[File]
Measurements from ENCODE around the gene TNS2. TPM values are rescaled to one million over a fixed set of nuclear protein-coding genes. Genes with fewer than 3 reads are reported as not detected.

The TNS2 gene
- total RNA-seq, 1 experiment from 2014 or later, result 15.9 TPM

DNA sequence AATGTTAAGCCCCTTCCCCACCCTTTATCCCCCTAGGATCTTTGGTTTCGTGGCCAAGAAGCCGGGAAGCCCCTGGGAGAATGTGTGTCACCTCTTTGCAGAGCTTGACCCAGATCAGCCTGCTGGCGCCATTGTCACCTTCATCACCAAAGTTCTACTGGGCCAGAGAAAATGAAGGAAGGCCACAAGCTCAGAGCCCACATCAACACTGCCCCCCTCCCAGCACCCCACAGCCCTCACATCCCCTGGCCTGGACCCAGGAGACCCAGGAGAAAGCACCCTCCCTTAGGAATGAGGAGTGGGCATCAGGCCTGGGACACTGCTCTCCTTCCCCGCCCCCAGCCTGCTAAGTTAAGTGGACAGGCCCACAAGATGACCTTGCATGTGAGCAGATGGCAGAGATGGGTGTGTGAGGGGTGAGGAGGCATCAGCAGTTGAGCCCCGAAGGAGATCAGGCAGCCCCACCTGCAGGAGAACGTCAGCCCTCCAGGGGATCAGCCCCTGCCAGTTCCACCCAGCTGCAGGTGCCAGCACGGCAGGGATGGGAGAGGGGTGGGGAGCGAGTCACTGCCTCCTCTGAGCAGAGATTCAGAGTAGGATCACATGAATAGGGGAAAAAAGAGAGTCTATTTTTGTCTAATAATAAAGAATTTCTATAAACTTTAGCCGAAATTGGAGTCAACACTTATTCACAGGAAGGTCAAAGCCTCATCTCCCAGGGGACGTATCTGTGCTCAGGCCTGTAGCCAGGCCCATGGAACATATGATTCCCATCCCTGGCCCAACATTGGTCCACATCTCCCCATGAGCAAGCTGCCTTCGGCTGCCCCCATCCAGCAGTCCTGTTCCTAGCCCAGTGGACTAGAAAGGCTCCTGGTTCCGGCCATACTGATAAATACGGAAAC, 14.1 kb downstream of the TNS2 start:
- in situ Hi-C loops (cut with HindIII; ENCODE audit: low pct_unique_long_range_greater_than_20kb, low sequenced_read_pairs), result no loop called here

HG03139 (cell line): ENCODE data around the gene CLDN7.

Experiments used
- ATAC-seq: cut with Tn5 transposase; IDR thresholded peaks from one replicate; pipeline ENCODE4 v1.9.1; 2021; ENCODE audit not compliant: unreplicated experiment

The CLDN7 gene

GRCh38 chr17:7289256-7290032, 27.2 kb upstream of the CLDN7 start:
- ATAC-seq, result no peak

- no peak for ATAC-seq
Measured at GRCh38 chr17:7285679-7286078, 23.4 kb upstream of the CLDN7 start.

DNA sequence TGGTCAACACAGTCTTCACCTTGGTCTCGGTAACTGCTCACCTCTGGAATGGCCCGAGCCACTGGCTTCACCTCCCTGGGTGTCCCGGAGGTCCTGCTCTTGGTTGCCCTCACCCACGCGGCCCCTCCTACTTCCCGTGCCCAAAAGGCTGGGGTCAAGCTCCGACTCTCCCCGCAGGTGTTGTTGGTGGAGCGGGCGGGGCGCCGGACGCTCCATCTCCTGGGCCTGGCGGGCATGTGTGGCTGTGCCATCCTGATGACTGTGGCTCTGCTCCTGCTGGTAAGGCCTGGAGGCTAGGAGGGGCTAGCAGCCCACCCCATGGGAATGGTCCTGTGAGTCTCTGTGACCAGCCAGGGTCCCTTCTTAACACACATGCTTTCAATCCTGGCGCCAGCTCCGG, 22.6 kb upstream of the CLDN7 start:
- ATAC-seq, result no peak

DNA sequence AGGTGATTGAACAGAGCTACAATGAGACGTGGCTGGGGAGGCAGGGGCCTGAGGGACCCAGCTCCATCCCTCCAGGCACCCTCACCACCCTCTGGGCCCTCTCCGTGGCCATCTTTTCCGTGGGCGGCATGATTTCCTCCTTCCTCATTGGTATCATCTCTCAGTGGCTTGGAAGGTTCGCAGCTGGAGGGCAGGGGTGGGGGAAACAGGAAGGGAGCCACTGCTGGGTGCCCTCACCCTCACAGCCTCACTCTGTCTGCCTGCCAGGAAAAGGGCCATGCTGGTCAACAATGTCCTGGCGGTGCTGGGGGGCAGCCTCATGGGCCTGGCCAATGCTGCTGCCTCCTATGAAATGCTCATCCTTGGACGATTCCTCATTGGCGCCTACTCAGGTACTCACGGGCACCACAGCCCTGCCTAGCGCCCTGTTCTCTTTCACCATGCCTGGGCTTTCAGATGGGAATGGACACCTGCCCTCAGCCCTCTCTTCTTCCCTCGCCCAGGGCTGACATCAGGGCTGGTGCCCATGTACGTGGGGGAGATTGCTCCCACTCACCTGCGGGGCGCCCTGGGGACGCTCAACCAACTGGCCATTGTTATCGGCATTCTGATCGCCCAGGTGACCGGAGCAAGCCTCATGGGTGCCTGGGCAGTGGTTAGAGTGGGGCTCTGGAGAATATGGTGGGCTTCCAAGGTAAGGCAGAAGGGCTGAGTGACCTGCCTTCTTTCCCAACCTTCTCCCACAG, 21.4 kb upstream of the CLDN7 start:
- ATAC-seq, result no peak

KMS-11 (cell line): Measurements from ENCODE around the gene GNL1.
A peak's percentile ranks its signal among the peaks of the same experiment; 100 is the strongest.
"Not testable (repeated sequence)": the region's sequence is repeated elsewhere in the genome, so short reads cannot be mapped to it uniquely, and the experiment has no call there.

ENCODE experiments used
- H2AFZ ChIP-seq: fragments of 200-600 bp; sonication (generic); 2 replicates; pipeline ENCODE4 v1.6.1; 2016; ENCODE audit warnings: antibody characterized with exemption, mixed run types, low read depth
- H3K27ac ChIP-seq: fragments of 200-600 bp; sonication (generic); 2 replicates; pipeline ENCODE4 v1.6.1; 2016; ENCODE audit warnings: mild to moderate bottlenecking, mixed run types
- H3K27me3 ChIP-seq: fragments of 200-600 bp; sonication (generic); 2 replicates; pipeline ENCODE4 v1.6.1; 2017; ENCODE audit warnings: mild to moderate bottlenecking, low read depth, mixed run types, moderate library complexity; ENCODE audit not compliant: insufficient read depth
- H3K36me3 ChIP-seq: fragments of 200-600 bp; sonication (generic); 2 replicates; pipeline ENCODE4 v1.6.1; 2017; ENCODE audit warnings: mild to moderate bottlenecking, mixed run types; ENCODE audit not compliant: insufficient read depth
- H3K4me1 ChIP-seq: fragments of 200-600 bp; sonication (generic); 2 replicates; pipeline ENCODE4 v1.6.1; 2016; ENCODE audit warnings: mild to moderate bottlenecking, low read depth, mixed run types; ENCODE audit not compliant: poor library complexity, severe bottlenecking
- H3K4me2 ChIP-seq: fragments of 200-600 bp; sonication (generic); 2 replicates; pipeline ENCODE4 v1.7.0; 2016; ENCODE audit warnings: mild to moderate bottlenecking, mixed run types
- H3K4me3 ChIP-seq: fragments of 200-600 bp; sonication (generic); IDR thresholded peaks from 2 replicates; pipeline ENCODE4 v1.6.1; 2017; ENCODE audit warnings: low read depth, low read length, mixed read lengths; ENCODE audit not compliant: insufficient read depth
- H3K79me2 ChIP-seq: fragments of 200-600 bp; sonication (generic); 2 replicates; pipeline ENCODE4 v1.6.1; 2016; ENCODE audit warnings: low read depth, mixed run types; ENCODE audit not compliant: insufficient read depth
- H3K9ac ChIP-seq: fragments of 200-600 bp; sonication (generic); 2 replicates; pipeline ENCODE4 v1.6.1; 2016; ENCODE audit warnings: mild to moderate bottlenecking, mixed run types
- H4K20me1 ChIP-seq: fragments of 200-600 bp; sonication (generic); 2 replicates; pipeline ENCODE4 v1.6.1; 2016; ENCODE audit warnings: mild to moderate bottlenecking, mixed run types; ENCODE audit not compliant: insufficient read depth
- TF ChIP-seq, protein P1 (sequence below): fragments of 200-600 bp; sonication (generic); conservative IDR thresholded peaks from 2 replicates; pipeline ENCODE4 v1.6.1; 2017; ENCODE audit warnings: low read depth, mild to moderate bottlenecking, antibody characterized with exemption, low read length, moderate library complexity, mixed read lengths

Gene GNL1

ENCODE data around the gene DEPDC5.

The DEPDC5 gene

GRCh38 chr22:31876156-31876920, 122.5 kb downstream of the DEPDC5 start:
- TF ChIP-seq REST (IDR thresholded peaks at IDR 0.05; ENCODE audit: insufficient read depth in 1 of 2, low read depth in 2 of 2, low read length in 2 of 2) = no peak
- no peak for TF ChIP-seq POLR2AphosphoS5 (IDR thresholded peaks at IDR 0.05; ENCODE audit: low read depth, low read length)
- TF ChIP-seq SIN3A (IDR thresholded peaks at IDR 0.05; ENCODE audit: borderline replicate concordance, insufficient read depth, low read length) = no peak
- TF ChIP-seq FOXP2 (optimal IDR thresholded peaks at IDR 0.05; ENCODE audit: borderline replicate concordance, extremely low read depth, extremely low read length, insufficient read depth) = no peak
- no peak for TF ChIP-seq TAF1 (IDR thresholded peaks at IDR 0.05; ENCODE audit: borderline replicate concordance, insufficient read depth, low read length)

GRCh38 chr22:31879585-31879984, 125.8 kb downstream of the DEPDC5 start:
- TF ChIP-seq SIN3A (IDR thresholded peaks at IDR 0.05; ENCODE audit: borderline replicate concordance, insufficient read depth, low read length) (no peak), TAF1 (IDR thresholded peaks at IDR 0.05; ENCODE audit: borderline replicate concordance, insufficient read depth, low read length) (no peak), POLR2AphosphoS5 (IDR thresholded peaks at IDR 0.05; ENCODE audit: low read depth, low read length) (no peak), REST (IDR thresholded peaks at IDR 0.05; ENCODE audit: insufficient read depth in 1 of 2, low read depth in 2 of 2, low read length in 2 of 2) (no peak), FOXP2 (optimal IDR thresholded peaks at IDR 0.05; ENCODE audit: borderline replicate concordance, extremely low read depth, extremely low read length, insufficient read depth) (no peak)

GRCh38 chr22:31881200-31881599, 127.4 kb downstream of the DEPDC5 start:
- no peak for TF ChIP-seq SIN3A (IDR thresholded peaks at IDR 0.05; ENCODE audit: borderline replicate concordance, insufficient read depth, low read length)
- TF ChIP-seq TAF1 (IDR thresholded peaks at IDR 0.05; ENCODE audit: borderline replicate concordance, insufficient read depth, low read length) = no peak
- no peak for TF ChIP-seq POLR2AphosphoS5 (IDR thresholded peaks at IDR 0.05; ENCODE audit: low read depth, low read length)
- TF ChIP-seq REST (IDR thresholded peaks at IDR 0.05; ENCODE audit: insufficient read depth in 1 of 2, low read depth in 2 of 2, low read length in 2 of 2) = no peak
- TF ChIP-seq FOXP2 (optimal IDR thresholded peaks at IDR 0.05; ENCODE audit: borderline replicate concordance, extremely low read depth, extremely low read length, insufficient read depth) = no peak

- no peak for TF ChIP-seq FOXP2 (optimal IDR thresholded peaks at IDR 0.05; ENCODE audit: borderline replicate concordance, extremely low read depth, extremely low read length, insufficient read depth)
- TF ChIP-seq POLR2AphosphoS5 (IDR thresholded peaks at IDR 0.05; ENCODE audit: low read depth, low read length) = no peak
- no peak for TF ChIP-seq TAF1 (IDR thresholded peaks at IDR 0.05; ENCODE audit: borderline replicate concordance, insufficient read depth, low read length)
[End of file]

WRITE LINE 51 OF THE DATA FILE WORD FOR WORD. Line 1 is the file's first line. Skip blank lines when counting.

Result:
- TF ChIP-seq POLR2AphosphoS5 (IDR thresholded peaks at IDR 0.05; ENCODE audit: low read depth, low read length) = no peak